Millennials not as bad at budgeting as we think, suggests research
In the battle between Millennials and Baby Boomers for who has it the hardest and who is to blame for young people not being able to buy property and get ahead financially in New Zealand, one thing is clear from recent research we commissioned: they’re both better off than the in-between Generation X when it comes to budgeting and knowing where their money is going.
When asked, “In general, how sorted are your finances?” one in four Millennials and one in four Baby Boomers say, “Excellent – I have a budget or plan that I always stick to”, while only one in 10 of Generation X say the same.
Credit Simple CEO David Scognamiglio said the research suggests a more even playing field when it comes to who is best at managing finances. “And interestingly, it also suggests that getting older doesn’t necessarily equate to becoming savvier with money, even though older people tend to have better credit scores.
“We hold some interesting beliefs about young people when it comes to money, and commentators are often found talking about how Millennials would be able to get a foot on the property ladder if only they could curb their avocado on toast habit and stop buying so many takeaway coffees. But this research suggests Millennials have a good handle on their finances and they know where their money is going.
“It’s tough for young people starting out in their working life not just financially – in terms of paying all the bills – but also being able to secure credit when they want it. That’s not just getting their first credit card, but being able to get a utility account easily, for example.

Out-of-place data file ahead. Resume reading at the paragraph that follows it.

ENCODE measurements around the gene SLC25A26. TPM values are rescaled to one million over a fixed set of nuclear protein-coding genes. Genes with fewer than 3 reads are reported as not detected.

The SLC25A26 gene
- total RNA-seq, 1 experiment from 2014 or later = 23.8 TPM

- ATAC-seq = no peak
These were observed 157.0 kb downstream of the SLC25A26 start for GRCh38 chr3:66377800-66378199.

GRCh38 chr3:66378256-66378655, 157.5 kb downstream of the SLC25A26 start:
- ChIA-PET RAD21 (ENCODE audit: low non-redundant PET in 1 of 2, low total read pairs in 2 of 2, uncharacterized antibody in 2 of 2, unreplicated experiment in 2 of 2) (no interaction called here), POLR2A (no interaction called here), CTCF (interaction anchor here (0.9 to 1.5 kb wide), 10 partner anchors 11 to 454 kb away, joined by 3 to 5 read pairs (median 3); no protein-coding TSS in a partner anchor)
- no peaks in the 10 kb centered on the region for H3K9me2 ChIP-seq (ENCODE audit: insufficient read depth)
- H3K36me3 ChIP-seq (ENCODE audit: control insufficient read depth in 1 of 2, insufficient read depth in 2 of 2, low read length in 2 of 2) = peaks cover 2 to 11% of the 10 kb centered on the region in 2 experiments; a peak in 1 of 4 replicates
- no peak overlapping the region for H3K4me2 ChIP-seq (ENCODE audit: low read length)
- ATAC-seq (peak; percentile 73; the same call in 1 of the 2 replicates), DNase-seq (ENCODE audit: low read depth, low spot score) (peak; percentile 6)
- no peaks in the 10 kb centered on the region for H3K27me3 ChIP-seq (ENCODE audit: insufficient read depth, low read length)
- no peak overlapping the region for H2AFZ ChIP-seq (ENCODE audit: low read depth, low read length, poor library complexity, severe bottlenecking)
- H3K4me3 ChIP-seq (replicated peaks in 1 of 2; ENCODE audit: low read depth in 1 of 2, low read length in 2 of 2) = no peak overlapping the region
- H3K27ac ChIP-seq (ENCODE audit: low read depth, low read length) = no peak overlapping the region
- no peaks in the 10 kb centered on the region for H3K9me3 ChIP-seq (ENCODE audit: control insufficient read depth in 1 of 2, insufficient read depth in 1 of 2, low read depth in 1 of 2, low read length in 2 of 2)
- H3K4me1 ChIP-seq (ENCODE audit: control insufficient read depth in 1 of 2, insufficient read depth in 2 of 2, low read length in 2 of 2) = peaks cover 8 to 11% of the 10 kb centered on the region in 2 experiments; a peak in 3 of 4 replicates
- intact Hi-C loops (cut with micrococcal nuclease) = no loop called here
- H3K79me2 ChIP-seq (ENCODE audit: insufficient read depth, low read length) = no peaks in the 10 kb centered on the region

“While they’re managing their money well, Millennials should look to build a credit history sooner rather than later – but in the most responsible and careful way possible.”
Mr Scognamiglio said the research suggests that Kiwis aged between 35 – 44 years old are finding it the hardest to keep on top of finances, and could likely be caused by the unexpected financial pressures that typically comes with running a household of young kids.
“This generation tends to be in the squeeze zone,” Mr Scognamiglio said. “They’re in a position where they need to be extremely careful to make sure all the bills are paid on time and in full – particularly with positive credit information being increasingly fed into credit reporting. It’s easy for things to slip through the cracks, so having a money management strategy is essential.
“On the flipside, those 18 – 24-year-old Millennials may still be getting some support from their Baby Boomer parents, without the added pressure of dependents of their own, leaving them with more time and focus to track their income versus spending.
“Baby Boomers will equally likely be experiencing greater levels of financial freedom with their kids leaving the nest and potentially benefiting from a slower pace of life, allowing them to focus on their finances and prepare for their retirement.”
Overall Kiwis across the age spectrum are doing well, with three in four (76%) New Zealanders saying they are either “fairly good” or “excellent” at planning their finances, knowing where their money is going and sticking to a budget.
The top group are those aged 65+ where 89% consider themselves either “fairly good” or “excellent” at keeping on top of their spending.
Only 5% of Kiwis place themselves in the “poor” or “very poor” section and the remaining 18% consider themselves average at budgeting, only occasionally keeping track of their spending and finances.
Keen to know if your credit health is in shape? You can get your credit score for free right here at CreditSimple.co.nz.
Credit Simple gives all Kiwis free access to their credit score, as well as their detailed credit report. See how your credit score compares by age, gender and community and gain valuable insights into what it all means.All stories by: Credit Simple